Challenges in a child's natural neurodevelopment are generally perceived as 'delays' - either something that a child is not yet doing by a particular age when expected to be doing so, or infantile mannerisms that continue on past an age by which they are expected to have been naturally outgrown. They will usually show up early in a child's development, often doing so before a child enters primary school, and can then persist into the teenage years and adulthood.
These challenges can affect a child's emotions, behaviours, memory, attention, ability to learn, ability to socalise and (importantly) the ability to self-regulate. They can be limited challenges - for instance to only a single focus issue - or they can be global and affect intelligence, learning and/or social functioning. It's not uncommon for both types to co-exist.
Professional institutions that study the physical and mental aspects of human development, damage, trauma, and other environmental impacts, provide a means of classifying what they refer to as "neurodevelopmental disorders" of the brain. This is where terms such as Autism Spectrum Disorder (ASD), Attention Deficit Disorder (ADD) and several other communication, intellectual, motor and learning conditions come from.
At Connect Movement Therapy, our mission is to provide through neurodevelopmental therapy the opportunity for each person to achieve the highest level of functioning that is possible for them. We use the Institute of Neuro-Physiological Psychology (INPP) Method to address neuro-motor immaturity. The INPP Method is based on over 45-years of pioneering research, expertise and practice investigating and helping children to resolve physical factors underlying learning and behavioral problems. It is a completely drug-free and non-invasive program using tailored daily physical exercises to help a child succeed. INPP's evidence-based research and results demonstrate how the method can help children to overcome many types of difficulties.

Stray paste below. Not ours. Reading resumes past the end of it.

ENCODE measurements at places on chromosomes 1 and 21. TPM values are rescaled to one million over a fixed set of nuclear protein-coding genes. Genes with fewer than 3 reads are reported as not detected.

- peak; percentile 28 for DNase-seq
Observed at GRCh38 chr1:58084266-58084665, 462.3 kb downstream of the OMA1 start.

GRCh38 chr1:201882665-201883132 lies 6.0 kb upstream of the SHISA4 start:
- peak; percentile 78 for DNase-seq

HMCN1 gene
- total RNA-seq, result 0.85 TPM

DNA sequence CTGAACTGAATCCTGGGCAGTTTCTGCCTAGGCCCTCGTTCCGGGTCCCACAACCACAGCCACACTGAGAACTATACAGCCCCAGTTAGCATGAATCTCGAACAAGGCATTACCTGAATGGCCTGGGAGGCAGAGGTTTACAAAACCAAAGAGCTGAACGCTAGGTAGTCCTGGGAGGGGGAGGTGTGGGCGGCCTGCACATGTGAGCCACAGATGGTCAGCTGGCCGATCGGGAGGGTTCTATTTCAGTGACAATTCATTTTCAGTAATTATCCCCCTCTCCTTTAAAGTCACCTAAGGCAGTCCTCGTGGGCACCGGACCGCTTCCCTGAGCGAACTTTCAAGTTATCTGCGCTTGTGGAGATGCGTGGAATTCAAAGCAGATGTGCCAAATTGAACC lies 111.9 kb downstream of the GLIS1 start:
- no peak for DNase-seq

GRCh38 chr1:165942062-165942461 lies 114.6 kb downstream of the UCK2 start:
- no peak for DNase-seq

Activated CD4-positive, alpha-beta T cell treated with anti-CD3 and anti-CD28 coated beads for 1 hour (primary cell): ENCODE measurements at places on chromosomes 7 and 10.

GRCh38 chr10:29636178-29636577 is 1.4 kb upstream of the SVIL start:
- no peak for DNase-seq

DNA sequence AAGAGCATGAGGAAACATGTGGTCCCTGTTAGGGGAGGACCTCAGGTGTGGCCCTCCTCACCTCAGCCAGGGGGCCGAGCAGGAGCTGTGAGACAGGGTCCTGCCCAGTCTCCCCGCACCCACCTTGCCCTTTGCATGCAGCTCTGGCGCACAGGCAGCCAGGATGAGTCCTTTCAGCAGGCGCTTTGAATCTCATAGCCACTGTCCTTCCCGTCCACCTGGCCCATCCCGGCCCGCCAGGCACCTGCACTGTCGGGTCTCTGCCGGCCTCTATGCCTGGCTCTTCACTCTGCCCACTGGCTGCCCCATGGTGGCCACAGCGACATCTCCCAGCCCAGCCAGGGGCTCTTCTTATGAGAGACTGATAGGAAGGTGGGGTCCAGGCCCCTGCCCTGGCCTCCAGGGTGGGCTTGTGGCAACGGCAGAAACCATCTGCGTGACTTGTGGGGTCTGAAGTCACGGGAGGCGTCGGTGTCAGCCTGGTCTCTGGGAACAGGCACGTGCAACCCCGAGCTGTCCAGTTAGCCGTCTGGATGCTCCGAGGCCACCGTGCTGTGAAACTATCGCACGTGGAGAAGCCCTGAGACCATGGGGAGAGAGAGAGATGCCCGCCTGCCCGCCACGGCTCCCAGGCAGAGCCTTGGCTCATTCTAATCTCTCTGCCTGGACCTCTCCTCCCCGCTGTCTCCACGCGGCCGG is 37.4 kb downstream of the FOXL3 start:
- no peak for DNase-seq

Standardised neurological testing that is used to identify underlying problems of neuro-motor and sensory immaturity. Conducted over a 2-3 hour time, typically completed in a single session. For special considerations, may be completed across two appointments.
Following the diagnostic assessment, a detailed Educational Report based on the neuro-motor analysis is written and shared with clients.
Based on the reflex profile, an individual program is developed. Detailed exercises are given to be carried out at home. The exercises take no more than 10-15 minutes of time per day. Follow-up assessments are scheduled for every 4-8 weeks after the first session.
To determine suitability for the INPP Method, a screening questionnaire is required. The responses given on the questionnaire, along with other information discussed in consultations, will help determine suitability.
In some circumstances, it may be preferable to have a client complete the Integrated Listening auditory program prior to commencing the reflex stimulation/inhibition program.
"The brain does not recognise individual muscles; rather it recognises patterns of movement."
- Vern Gambetta